“I am devastated by the abrupt, violent pulling of this program,” said Jonathan McLean, chief executive officer of the Center for Alternative Sentencing and Employment Services, at a City Hall rally Tuesday.

 (Gerardo Romo/NYC Council Media Unit) City Hall Park rally for NextSTEPS on Sept. 12.

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Donning shirts of various colors, members representing more than a dozen nonprofit organizations joined together at City Hall Park Tuesday to protest the city’s decision to cut a nearly decade-old program that mentors NYCHA youth.

The NextSTEPS Coalition, which stands for “Striving Towards Engagement and Peaceful Solutions” is made up of groups that help at-risk teens and young adults between the ages of 16 and 24.

The groups have staff mentors known as credible messengers, including NYCHA residents, some of whom had unstable upbringings themselves or experienced incarceration. Services provided through NextSTEPS include attending court cases, connecting participants with public assistance resources and even providing help to attain a driver’s license.

But on Aug. 24, NextSTEPS members received an email from the New York City Department of Probation (DOP) informing them of the termination of their contracts, and explaining that the program would have to cease within days, on Aug. 31. A subsequent email offered an extension until Sept. 22nd, according to Manhattan nonprofit Good Shepherd Services.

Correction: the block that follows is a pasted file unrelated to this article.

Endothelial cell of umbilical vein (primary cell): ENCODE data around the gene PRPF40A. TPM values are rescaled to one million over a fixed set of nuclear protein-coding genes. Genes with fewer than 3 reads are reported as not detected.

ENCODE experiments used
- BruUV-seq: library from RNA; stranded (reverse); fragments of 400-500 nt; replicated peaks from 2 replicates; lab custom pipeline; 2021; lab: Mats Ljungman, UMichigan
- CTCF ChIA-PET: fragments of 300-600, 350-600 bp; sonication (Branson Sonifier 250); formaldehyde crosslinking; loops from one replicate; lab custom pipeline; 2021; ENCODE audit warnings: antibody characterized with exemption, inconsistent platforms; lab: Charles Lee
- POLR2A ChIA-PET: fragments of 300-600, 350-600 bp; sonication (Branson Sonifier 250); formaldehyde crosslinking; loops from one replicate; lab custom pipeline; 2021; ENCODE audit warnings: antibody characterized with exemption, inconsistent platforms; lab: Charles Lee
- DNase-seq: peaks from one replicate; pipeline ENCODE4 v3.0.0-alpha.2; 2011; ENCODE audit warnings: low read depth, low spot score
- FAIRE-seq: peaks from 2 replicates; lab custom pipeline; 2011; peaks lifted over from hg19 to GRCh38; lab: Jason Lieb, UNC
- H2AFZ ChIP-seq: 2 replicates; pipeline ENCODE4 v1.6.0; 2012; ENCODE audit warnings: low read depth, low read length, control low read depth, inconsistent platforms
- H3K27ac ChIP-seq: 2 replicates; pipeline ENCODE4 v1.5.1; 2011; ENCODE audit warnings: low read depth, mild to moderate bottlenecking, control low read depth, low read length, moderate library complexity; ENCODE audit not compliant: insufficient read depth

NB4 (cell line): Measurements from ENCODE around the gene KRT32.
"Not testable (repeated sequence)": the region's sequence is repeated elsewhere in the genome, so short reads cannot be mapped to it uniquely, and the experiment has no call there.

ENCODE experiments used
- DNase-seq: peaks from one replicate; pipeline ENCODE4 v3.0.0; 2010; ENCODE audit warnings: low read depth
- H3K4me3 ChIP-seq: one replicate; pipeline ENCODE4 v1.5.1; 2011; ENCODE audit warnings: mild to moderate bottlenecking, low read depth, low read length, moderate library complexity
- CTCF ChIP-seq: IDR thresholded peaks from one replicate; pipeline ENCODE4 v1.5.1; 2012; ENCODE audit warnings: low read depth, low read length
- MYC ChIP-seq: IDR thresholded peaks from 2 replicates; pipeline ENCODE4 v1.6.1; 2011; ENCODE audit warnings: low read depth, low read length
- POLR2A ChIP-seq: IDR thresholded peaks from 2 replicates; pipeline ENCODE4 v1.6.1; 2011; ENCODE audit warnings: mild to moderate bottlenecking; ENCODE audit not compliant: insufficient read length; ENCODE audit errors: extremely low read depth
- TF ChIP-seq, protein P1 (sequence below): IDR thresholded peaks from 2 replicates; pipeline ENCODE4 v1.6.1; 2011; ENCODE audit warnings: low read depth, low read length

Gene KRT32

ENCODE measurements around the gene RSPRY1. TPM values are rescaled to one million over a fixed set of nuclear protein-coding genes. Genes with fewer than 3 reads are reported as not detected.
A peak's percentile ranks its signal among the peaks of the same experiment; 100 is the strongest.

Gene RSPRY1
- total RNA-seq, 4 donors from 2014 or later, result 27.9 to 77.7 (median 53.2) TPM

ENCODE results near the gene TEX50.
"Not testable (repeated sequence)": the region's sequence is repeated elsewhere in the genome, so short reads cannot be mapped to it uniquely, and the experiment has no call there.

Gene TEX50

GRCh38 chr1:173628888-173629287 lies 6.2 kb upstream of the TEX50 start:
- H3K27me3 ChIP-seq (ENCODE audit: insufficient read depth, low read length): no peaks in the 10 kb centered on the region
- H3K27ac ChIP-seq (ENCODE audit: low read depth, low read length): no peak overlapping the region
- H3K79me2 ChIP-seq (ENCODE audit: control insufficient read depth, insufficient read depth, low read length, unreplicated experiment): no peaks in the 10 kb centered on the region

“I am devastated by the abrupt, violent pulling of this program,” Jonathan McLean, chief executive officer of the Center for Alternative Sentencing and Employment Services (CASES), told the crowd on Tuesday.

The nonprofit, which works with youth at NYCHA’s Tompkins Houses in Brooklyn’s Bed-Stuy neighborhood, helps at-risk teens and young adults connect with education and employment opportunities while providing services such as at-home therapy.

“People often say to me: ‘It’s amazing you grew up in the projects, you did 16 years in prison, you turned your life around’—that’s all well and good,” McLean said. “But what would’ve happened to someone like me, who didn’t get the opportunity to turn their lives around?”

Reached for comment, a DOP spokesperson confirmed that the program is being suspended, attributing the decision to an annual evaluation. 

“Our young people in NYCHA deserve the best resources and support that New York City has to offer, and that is what the Department of Probation provides,” DOP wrote in an email. “Based on a thorough annual evaluation, DOP has determined that young New Yorkers living in public housing can get the mentorship support they deserve through other existing programs and will not renew this $2.5 million program.”

The agency said that other DOP and citywide mentorship programs—including Arches, Blue Chips and Girl Talk—will still be available.

Dedric Hammond, also known as “Be-Loved,” is a credible messenger who works with a NextSTEPS organization called Living Redemption Community Development Corporation. Based in Harlem, the group works with 200 young residents living in NYCHA’s Saint Nicholas Houses.

He said the organization provided a “living room effect” for its participants to let their guards down.